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I have a method in my code which must have a void return type and it must only take a single, specific parameter. I need to return something from it.

To give you the details: I have a WCF service which has SQL server access on it. It had code generated by a program called SQLMetal.exe. This gave me a partial class (DataContext) with partial methods. I'm building the other part of this partial class, and these partial methods are things like 'InsertUser' or 'DeleteUser'. They aren't implemented in the other part of the partial class, but I guess this means I have to implement them. That's fine and all, but if they're partial methods, they have to have a void return type.

So what if I want to return something from one of these? I mean, an application can hook up to this service, and can use it to access database information. That application's going to need to know if there was an error on the service side.

So it's a partial method with a void return type and a predefined set of parameters.

What to do?

Edit: More details!

Firstly, why can't I change the generated code? Well, that is a good suggestion, but I have a concern about that. The reason it's generated as it is is in order to minimuse future coding problems if the database were to change and you had to re-generate the code.

Secondly, some code:

[System.Data.Linq.Mapping.DatabaseAttribute(Name = "HVD01")]

public partial class HydraDataContext : System.Data.Linq.DataContext

{



    private static System.Data.Linq.Mapping.MappingSource mappingSource = new AttributeMappingSource();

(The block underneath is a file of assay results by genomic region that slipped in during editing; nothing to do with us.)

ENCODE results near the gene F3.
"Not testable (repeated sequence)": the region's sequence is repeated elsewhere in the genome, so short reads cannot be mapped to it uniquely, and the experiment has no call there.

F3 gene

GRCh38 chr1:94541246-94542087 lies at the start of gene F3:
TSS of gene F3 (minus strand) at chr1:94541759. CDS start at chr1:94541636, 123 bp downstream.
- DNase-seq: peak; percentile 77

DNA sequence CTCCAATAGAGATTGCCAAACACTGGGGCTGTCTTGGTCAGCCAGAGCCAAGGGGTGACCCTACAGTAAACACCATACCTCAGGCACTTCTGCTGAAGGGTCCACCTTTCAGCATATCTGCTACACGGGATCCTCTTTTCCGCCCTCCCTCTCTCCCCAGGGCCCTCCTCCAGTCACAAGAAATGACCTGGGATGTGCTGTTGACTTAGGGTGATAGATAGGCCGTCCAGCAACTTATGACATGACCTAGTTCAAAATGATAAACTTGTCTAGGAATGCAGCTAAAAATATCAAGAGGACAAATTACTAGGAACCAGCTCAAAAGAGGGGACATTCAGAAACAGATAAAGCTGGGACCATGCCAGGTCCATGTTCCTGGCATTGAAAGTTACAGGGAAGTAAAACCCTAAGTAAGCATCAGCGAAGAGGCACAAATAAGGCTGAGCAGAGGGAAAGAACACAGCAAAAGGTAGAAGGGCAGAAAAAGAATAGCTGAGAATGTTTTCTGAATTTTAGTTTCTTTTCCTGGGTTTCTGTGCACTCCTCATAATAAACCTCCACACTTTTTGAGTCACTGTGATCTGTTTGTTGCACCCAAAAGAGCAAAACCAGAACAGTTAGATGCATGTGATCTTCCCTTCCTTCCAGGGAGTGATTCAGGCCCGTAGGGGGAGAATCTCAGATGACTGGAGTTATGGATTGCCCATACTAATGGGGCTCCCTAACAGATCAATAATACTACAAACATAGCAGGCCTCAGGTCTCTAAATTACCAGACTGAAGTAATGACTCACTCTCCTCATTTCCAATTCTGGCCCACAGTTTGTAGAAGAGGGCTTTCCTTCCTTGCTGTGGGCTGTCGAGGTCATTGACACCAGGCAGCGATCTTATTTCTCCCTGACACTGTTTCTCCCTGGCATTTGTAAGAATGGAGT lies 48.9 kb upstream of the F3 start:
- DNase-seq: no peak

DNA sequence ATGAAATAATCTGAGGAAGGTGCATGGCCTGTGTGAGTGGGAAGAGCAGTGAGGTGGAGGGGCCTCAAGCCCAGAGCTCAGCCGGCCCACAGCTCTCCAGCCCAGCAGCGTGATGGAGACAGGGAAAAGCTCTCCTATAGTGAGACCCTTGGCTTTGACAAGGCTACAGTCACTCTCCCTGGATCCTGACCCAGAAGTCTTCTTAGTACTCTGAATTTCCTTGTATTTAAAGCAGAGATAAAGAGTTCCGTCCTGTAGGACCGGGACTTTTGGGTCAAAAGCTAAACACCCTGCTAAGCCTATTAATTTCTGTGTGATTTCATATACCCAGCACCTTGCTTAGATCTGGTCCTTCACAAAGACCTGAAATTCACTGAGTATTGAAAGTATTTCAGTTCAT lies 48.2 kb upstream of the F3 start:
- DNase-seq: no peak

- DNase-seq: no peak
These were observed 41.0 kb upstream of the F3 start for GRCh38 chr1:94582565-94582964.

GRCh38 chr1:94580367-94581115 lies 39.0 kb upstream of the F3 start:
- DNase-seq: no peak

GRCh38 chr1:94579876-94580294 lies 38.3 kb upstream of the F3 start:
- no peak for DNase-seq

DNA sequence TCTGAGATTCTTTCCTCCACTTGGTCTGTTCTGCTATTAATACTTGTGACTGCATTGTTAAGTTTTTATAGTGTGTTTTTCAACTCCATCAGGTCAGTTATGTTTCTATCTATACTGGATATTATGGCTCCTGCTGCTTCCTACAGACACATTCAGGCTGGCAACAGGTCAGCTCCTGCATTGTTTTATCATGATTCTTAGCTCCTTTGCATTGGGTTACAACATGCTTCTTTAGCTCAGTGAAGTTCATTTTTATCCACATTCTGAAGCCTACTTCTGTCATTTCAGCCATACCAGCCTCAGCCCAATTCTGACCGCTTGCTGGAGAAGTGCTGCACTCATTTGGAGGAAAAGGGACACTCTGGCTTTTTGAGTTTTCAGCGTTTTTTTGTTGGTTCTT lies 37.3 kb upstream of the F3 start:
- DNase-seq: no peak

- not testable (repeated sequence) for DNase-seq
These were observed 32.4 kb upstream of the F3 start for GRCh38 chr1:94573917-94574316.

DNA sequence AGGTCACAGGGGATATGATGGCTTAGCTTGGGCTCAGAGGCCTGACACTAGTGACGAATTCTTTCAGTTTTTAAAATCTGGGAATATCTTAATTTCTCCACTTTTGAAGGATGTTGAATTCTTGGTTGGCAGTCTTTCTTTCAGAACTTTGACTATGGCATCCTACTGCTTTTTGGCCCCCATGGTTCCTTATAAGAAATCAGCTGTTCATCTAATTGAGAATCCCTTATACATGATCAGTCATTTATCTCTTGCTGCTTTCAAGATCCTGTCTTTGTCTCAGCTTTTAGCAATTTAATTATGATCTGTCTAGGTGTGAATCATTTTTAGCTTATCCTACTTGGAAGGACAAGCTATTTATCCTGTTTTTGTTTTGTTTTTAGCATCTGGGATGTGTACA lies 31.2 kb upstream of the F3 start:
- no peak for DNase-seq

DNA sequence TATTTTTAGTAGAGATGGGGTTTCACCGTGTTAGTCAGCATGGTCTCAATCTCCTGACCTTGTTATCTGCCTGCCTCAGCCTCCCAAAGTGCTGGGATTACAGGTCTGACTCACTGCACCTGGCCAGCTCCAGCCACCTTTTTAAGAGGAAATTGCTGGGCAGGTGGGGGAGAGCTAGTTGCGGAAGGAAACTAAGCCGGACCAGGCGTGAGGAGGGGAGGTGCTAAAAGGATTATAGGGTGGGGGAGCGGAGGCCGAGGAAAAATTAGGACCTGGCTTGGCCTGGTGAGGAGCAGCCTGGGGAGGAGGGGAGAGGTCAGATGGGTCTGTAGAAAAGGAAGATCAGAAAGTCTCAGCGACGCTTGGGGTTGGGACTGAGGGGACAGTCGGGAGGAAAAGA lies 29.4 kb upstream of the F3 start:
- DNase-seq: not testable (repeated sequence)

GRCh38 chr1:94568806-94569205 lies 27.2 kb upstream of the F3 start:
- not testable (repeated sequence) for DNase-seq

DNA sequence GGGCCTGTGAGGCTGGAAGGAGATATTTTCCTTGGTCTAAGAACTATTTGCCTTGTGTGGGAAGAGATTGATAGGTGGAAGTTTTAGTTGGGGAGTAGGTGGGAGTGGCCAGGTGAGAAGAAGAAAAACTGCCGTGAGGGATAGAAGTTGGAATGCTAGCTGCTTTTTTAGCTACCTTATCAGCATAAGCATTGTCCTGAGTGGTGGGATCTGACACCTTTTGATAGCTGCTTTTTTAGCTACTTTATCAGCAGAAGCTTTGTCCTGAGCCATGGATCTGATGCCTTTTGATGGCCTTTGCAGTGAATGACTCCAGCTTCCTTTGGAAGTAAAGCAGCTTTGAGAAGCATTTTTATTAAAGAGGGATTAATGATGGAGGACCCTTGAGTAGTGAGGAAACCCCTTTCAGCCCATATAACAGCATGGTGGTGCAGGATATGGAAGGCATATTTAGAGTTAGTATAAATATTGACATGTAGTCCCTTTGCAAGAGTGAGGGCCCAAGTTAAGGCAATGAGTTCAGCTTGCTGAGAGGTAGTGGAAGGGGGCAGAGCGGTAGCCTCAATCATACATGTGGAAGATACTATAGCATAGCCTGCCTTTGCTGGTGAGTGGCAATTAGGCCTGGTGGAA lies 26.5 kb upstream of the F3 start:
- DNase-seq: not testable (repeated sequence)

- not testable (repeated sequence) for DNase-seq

#region Extensibility Method Definitions

    partial void OnCreated();

    partial void InsertClient(Client instance);

    partial void UpdateClient(Client instance);

So that's the relevant part of the generated code.

Then is my part. This is in the other partial class which marries up to the generated one.

public void UpdateClient(Client client)
    {
        //Primary key can't be zero
        if (client.ClientID == 0)
            return;


        dc.Clients.Attach(client, true);

        dc.SubmitChanges();

    }

Obviously there are potential things that need to be returned.

How about exceptions? Well if I throw one on the WCF service, I don't think the application will get it (I may be wrong here). The application consumes the service, but I don't think throwing an exception on the service would reach the consuming application. Would it?

Maybe just changing the functions is for the best. I just figured that the whole point was to leave the generated code as much as possible in case you needed to regenerate it.

Thanks again.

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1  
Can't you just change the generated code? –  Daniel Hilgarth Dec 13 '11 at 16:47
    
Could you be more specific? Show some code? Right now your question doesn't make a lot of sense... –  Thomas Levesque Dec 13 '11 at 16:47
1  
If you have a method that needs to return something then it cannot be a void. The simple solution is not to use code generator. –  Ramhound Dec 13 '11 at 16:48
2  
@Ramhound that's not really a simple solution. The most simple solution would be to have a better understanding of the code generator, and not abandon it the first time we misunderstood how to use it properly... –  MattDavey Dec 13 '11 at 16:54

5 Answers 5

up vote 2 down vote accepted